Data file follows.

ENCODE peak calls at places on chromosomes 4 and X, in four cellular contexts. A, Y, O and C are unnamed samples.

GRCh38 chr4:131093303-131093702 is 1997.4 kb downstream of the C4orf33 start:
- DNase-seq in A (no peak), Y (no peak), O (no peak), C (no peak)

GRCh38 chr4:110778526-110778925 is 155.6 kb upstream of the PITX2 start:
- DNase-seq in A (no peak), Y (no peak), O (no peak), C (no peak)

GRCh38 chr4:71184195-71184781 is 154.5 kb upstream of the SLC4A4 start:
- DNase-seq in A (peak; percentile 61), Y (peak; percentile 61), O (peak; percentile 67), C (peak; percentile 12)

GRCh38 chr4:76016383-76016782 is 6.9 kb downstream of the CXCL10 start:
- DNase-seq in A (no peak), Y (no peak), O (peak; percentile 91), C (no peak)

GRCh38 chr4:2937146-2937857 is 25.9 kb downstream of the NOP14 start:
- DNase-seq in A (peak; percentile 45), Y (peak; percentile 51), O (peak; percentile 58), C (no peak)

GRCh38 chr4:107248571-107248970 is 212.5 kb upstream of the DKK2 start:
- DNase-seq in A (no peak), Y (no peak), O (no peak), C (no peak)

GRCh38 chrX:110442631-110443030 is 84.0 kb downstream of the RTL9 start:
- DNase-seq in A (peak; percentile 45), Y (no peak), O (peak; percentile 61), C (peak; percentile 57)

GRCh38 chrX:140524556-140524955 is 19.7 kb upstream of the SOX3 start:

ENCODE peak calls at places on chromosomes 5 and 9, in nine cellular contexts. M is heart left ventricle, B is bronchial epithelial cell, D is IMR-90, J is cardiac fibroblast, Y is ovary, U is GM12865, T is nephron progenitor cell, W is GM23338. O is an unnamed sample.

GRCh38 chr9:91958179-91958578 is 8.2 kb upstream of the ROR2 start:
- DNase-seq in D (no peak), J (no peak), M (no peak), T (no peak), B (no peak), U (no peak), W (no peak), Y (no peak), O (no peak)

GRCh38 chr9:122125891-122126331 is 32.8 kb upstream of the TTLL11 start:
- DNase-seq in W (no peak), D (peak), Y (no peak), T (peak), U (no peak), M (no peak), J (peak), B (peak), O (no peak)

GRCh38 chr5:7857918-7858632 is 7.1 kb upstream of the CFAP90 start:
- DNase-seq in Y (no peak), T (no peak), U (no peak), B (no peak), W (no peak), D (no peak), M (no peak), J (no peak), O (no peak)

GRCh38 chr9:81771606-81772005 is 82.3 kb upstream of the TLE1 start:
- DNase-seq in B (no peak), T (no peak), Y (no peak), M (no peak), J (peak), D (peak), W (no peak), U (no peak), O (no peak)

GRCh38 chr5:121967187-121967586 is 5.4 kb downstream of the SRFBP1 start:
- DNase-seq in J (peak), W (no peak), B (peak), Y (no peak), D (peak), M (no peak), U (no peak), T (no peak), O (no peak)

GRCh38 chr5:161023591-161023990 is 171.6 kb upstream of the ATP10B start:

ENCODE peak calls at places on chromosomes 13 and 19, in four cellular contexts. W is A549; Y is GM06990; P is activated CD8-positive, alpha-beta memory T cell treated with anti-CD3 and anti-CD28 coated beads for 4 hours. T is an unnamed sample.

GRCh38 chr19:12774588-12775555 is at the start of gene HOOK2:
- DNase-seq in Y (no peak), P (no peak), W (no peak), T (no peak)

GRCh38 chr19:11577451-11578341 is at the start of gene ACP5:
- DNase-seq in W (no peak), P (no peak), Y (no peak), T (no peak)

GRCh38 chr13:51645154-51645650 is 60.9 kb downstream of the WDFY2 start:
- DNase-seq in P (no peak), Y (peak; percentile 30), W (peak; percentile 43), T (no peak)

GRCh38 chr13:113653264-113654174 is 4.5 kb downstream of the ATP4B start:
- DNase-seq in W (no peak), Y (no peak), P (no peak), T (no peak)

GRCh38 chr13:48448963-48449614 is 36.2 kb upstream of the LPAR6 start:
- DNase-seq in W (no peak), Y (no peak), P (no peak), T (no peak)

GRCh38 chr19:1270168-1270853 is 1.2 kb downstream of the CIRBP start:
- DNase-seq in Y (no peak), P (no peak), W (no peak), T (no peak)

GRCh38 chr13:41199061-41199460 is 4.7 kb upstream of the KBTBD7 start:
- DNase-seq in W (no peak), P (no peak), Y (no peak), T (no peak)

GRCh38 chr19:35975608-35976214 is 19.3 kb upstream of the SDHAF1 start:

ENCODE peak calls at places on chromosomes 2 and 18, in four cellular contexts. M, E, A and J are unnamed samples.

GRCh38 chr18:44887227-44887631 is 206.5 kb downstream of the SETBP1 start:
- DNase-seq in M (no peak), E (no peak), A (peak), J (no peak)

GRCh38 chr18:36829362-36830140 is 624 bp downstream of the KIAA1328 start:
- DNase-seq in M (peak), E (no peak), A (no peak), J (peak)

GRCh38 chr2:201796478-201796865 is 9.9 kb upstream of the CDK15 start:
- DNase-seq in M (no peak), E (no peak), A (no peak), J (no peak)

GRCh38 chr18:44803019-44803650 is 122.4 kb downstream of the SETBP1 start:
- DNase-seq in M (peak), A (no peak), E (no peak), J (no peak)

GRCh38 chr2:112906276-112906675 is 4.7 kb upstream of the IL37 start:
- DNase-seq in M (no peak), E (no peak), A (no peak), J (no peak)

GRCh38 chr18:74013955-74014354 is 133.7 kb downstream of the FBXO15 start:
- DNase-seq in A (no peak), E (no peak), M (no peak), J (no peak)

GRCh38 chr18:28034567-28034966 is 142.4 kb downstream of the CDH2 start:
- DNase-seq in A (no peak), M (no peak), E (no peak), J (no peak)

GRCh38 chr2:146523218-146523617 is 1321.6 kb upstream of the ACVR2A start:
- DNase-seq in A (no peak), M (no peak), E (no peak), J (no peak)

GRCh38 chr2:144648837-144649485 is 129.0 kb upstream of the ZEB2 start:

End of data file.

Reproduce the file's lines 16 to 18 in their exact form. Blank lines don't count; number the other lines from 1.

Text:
GRCh38 chrX:140524556-140524955 is 19.7 kb upstream of the SOX3 start:

ENCODE peak calls at places on chromosomes 5 and 9, in nine cellular contexts. M is heart left ventricle, B is bronchial epithelial cell, D is IMR-90, J is cardiac fibroblast, Y is ovary, U is GM12865, T is nephron progenitor cell, W is GM23338. O is an unnamed sample.

GRCh38 chr9:91958179-91958578 is 8.2 kb upstream of the ROR2 start: